Some three weeks ago, Ofgem decided to follow the lead of Shadow Energy and Climate Change Secretary, Caroline Flint MP, and save you money.
So far so good.
Ms Flint went down this road back last September when she was busy telling the Labour Party conference in her trademark âI shall be asking questions later, childrenâ style the promises she would be making (if elected, naturally) to stop your expensive heating from escaping your house. Itâs what we minions call âinsulationâ. Politicians can make the concept expand to several paragraphs.
They all amount to saving money.
It is not hard to visualise the wide eyed young chap in Ofgem thinking âwe could help hereâ – and coming up with some money saving tips. What could go wrong?
Ofgem arenât politicians – they donât understand the difference between keywords. You see Ms Flint was âsaving energyâ, and the dimmest (a crowded field admittedly) Labour Conference delegate knows that saving energy is a good thing, part of the fight against global warming in these snow shrouded shores.
Whereas âsaving moneyâ is to imply that the poor are somehow responsible for their plight; nay it is âvictim blamingâ, implying that those who canât pay their lecky bill are somehow responsible for their inability to pay, and suggesting that they take sandwiches to work instead of paying âPret a Calorieâ to make them is demeaningâ¦
Labourâs MP Caroline Flint was critical of the new Ofgem advice, telling the Daily Mirror: âThis is patronising rubbish. People donât need lecturing on taking a packed lunch to work, jogging or getting a second-hand mobile.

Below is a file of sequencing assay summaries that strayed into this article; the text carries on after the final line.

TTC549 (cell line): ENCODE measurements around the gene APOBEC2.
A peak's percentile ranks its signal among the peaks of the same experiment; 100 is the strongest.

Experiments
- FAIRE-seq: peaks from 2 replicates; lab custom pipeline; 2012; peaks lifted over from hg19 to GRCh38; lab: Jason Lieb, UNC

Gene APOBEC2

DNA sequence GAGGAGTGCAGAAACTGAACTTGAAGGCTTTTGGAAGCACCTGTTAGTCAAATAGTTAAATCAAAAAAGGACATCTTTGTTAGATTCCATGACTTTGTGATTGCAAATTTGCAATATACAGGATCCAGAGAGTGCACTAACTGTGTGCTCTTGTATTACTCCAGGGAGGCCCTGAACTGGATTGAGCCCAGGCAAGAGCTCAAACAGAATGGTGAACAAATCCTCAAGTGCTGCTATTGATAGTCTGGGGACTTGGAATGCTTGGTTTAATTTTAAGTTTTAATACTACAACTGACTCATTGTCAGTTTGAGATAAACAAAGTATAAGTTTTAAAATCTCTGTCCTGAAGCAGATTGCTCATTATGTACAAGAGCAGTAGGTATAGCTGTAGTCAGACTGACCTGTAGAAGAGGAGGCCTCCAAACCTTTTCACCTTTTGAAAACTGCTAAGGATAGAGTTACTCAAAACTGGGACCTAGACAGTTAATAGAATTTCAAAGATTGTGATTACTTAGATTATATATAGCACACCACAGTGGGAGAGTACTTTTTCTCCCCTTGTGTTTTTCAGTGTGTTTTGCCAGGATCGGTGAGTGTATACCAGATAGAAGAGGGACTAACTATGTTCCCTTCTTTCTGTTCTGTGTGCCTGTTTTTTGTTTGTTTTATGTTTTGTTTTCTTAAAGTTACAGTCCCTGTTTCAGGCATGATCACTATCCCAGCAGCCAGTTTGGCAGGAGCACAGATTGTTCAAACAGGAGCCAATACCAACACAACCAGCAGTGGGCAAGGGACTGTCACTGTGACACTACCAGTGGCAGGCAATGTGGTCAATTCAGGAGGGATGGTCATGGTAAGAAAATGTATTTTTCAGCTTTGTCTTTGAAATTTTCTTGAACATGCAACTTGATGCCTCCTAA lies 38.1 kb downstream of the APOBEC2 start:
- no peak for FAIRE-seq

The three week old sandwich of âoffensive money saving tipsâ was dug out of the box today because Ofgem has failed to roundly condemn the energy companies for not passing on the full (allegedly) 20% cut in wholesale oil prices.
Could that be anything to do with Ms Flintâs other previous announcement? The one where she said that under a Labour government energy companies wouldnât be allowed to pass on increases in price, only cuts?
“The next Labour government is committed to making big changes in our energy market: freezing energy prices until 2017 so that bills can fall but not rise, and giving the regulator the power to force energy companies to cut their prices when wholesale costs fall to all of their customers.â
Thus insuring that any responsible energy company held back part of any cut in price as a bolster against future increases in price that they would be forbidden to pass on?
After Andrew Neil’s last devastating demolition of Ms Flint, I look forward to him tackling her on this one..